Then came the arguments and discussions in the middle era among different groups including Traditionalists, Universalists, and the Reconstructionist(s) and gave rise to philosophical schools and movements. There was no questioning if there is an African Philosophy, but the question became ‘what makes a philosophy African?’ This brought forward two criteria, the Racial and Tradition. The Racial criterion asserts that philosophy is African if Africans produce it; while a Tradition criterion agrees that philosophy is African if African cultural system inspires the approach.
African Philosophical Schools of Thought
New African Philosophical Schools of Thought are quickly emerging. It is essential that these new thoughts unfold so that we do not see the complete erosion of our past African philosophical thought. Effort must be made by various African Philosophers as they continue researching, cudgeling their encephalic bundles, and coming up with different ideas regarding the philosophical heritage of Africa.
First, is the National/Ideologist School of Thought. This school was concerned with fighting colonialism and creating a political ideology from the traditional system as a means of decolonization. Some persons that can be said to be a part of this school will be Julius Nyerere, Kwame Nkrumah, and Leopold Senghor. Odera Oruka, the Kenyan born philosopher, is known to have championed the course of this sapient thought.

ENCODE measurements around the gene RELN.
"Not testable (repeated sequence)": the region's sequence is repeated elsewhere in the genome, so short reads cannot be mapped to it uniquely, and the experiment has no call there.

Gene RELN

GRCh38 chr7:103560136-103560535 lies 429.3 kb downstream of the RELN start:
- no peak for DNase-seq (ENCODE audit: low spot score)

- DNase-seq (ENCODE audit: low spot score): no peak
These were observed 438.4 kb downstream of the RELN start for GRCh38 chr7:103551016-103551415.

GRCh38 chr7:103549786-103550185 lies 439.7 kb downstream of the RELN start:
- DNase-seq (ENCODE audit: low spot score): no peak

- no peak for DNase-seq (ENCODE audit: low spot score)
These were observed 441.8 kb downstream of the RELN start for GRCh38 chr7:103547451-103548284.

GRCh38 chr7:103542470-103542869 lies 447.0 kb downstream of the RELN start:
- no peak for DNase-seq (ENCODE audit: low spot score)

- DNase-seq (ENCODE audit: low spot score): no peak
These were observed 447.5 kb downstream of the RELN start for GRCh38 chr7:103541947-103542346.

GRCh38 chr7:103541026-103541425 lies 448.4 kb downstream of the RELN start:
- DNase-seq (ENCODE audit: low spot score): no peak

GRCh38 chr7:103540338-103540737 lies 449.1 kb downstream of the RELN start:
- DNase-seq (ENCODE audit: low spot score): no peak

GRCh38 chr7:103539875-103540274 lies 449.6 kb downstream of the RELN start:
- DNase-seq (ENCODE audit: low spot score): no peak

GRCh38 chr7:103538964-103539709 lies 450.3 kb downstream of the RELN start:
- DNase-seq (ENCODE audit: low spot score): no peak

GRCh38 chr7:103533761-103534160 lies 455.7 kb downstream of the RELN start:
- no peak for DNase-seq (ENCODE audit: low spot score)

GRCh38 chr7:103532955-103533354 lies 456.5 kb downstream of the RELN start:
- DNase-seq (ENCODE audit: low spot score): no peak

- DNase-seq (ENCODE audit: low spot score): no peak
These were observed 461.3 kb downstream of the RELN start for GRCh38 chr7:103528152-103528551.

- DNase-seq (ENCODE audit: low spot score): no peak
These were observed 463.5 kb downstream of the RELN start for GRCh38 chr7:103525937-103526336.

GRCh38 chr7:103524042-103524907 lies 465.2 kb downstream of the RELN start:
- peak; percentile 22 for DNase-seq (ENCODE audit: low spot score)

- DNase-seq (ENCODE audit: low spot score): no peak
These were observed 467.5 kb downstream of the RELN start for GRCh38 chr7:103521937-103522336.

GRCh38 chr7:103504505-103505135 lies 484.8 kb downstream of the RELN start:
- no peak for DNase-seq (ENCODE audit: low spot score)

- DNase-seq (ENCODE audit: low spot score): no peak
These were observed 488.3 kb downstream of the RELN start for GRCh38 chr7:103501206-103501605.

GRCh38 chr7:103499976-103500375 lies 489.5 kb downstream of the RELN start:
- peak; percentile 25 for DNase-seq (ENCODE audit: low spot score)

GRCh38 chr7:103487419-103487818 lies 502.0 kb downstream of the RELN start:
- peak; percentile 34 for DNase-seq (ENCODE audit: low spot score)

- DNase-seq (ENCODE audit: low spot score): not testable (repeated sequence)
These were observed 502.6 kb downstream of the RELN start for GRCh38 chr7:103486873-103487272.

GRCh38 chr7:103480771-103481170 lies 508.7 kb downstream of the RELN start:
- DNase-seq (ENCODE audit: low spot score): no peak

Second, is the Hermeneutical Philosophical School. Hermeneutics is the science of interpretation. Hence, this is the science of interpreting philosophical principles. It believed that the best method to study and understand African philosophy is by deciphering oral traditions and philosophical ideas that are emerging. However, there was the confusion among proponents of this school. They did not accept ethnophilosophy (i.e., the study of indigenous philosophical systems), but the oral traditions were mainly ethnophilosophical. Some of the advocates of this school are Okonda Okolo, Ademola Tsenay, and Theophilus Okere.
Third, is Philosophic Sagacity. This school is concerned with showing that philosophical discussions had always existed and still do in traditional Africa. They also believe that African philosophy can only be found in intellectual discussions. Some adherents of this school are Odera Oruka, Pius Mosima, Gail Presby.
Fourth, is the Ethnophilosophy School. As earlier stipulated, Ethnophilosophy is the study of indigenous philosophical systems. It is said to be the leading school of African philosophy bounded by culture. Leopold Senghor’s philosophy on negritude seems to be the most prominent. Later, it was considered substandard.
Fifth is the Literary School. This school focuses on showing African values through literary works. The persons in this school include Chinua Achebe, Nguguwa Thiong’o, and Wole Soyinka. This school is also considered substandard as critics consider it ethnophilosophical.
There is no doubt that the African philosophy is vital in our connecting traditions, values, and the people; and it is essential for the sake of posterity. We can also agree that African philosophy is philosophy produced by African people. Beyond the arguments, rooted in positivity and progression, African philosophy can help us gain our rightful place on the universe.
[NB. This study is in no way exhaustive, any ideas of or further suggestions on African Philosophy, please be sure to suggest to us by commenting on this article].